A few months ago I consulted with Lydia Hiby, an animal communicator, with the hopes of getting some long-awaited answers about Quest’s hyper-reactive behavior. Unfortunately, I am no closer to understanding Quest than I was before. I had truly hoped that Ms. Hiby would provide me with significant information, the missing puzzle piece, that would shed light on Quest’s behavior, but that did not happen.
Ms. Hiby’s recommendation of herbal remedies for Quest’s issues was something that I had not anticipated, but worthy of consideration. I had some knowledge of valerian from my ongoing research about canine anxiety, but was unfamiliar with milk thistle. I wasted no time investigating that particular herb.
According to the Whole Dog Journal, milk thistle is “best reserved as a treatment for existing liver disease, rather than being used by itself in a healthy dog.” The article goes on to state that long-term ingestion of very high doses will eventually suppress liver function. Well, that is problematic. First, I do not believe that Quest has liver disease. Although Ms. Hiby felt that Quest’s liver is “out of balance”, that does not mean that Quest has anything physically wrong with her liver. With no symptoms, I cannot bring myself to schedule a veterinarian appointment for Quest and ask the doctor to check Quest’s liver based on an animal communicator’s intuition. Maybe I am more of a skeptic than I thought. Secondly, if I decided to have an open mind and give the milk thistle a try, without a veterinarian on board I would have no way of knowing the proper dosage to give a 6 lb. dog. Milk thistle was officially off the table.
As for the valerian, I wanted to check with Quest’s veterinary behaviorist, Dr. Overall, and get her opinion. Since Quest was currently taking Gabapentin I knew that care must be used when combining herbal treatments with prescription medications. Dr. Overall informed me that she used to recommend valerian for anxious dogs years ago before today’s commonly used drugs were affordable, but she never saw the effect that is observed with pharmaceuticals. She added that a drawback to using herbal remedies, like valerian, is that we don’t know how much of the main ingredient is in any of these compounds. So, valerian was off the table, too.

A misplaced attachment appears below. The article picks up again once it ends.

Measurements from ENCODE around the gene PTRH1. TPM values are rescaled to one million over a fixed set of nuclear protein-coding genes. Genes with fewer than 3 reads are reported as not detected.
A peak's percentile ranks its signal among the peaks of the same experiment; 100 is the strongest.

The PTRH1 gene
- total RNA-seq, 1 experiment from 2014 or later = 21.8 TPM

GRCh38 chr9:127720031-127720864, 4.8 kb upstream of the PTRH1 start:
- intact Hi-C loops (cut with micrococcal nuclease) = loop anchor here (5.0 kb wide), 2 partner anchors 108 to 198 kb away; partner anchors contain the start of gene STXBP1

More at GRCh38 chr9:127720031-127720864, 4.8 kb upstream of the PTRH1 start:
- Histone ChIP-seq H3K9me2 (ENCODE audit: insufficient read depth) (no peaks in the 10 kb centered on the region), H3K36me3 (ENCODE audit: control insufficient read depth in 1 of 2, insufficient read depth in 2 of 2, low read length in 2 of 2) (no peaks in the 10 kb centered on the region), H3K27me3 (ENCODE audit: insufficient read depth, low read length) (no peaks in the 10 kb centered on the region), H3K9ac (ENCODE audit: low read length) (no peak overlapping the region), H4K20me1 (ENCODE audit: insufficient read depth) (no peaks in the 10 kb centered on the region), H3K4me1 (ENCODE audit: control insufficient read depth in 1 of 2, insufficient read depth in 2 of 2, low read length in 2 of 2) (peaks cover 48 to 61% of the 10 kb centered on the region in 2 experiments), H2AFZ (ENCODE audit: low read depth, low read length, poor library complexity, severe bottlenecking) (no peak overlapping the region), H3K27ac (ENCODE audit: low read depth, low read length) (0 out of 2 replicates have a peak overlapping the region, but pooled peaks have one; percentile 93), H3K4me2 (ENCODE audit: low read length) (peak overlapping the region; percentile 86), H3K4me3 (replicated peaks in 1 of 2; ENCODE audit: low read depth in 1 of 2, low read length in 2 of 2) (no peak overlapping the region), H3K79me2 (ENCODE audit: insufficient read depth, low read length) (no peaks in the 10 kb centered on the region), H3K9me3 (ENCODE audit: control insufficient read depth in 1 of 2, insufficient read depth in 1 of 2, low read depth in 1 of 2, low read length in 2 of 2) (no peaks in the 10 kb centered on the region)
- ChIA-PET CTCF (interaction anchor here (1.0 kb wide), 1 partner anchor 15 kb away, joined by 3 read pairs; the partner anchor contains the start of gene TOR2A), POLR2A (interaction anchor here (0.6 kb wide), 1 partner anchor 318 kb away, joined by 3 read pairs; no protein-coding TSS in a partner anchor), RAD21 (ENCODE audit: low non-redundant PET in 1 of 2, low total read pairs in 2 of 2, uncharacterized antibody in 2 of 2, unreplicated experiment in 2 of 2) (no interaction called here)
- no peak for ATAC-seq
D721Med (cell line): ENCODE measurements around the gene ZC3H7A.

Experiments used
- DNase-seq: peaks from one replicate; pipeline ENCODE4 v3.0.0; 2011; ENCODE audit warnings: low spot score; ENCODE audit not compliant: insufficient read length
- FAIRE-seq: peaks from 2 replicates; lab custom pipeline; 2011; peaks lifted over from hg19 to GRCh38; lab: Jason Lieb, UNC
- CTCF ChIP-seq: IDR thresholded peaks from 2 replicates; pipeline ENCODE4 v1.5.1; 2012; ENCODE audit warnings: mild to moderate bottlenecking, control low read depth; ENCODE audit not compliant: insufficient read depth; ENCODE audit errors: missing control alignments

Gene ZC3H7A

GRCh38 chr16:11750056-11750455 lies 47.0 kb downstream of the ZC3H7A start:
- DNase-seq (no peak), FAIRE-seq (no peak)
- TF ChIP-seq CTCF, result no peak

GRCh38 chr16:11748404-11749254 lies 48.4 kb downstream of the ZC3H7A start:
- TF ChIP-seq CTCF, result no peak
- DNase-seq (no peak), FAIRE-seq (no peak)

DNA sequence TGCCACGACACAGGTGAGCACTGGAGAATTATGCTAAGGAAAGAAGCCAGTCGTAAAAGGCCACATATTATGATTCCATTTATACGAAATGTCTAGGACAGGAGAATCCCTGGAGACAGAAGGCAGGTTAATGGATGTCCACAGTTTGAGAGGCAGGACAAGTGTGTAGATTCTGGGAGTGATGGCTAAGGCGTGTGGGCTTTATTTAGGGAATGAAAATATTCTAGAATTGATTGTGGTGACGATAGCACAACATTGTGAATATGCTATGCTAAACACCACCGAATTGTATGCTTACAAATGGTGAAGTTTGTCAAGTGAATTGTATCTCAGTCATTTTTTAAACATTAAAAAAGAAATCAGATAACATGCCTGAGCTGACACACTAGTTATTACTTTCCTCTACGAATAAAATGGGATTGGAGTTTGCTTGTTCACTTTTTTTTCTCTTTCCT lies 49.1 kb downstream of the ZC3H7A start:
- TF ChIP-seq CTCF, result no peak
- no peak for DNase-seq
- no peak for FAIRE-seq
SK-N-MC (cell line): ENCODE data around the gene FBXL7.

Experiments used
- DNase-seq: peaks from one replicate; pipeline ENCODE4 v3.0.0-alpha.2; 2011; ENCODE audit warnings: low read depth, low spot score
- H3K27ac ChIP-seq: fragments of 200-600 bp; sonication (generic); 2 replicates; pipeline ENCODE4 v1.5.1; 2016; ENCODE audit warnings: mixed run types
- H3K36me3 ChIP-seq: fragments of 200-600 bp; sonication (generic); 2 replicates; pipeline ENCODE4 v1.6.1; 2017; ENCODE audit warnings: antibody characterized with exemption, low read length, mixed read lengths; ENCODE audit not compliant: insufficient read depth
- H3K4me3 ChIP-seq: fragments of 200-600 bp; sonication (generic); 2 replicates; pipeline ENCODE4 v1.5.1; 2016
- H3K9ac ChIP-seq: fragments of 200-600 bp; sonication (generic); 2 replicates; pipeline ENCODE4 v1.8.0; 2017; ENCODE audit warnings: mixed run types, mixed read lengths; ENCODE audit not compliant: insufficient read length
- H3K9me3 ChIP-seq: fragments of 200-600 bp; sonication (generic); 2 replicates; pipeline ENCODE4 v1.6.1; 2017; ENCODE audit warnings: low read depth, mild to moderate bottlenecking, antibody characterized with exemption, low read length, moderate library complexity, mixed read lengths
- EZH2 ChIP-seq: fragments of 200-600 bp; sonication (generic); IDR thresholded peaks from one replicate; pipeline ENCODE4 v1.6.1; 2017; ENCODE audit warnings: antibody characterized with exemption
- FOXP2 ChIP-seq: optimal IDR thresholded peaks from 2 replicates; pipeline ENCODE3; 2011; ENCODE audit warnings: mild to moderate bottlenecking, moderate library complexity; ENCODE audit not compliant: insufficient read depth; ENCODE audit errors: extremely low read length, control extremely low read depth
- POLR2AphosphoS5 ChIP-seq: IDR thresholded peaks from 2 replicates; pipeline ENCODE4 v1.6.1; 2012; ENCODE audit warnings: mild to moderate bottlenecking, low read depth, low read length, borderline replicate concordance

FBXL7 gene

Although I did not feel that it was safe to follow Lydia’s advice about the homeopathic remedies, my conversation with her did prompt me to seek a change in Quest’s current medication. After consulting with Dr. Overall, Quest was weaned off of the Gabapentin and began Clomicalm(clomipramine). Clomicalm, like many pet medications, was adapted from a human drug. It is categorized as an SSRI(selective serotonin reuptake inhibitor), and similar to the human anti-depressant, Prozac.
Quest was on the Clomicalm for a couple of months and exhibited the same level of anxiety that has always been present. Dr. Overall recommended increasing the dosage, but there was a conflict. Quest was due for a dental cleaning which required anesthesia. Quest’s regular veterinarian was not comfortable performing the procedure while Quest was taking Clomicalm, even though Dr. Overall gave her approval. With safety being my top concern, I weaned Quest off of the Clomicalm so that she could have the dental cleaning.
Quest has been drug free for over three months now. I decided to take a “wait and see” approach before beginning the Clomicalm again with the recommended dosage increase if needed, or asking about trying a different drug. Lately, I have heard Quest gritting her teeth, a sound I have not heard in a while, and have also noticed a bit more nibbling on her front legs. Sigh.
It would be so much easier to make a decision if Quest could speak. I would ask her, “How is your anxiety?” “Was it better when you were taking medication?” “Which medication helped you the most?” “Please tell me what I should do.” Since Quest is unable to answer those questions it is up to me, and me alone, to decide how to proceed.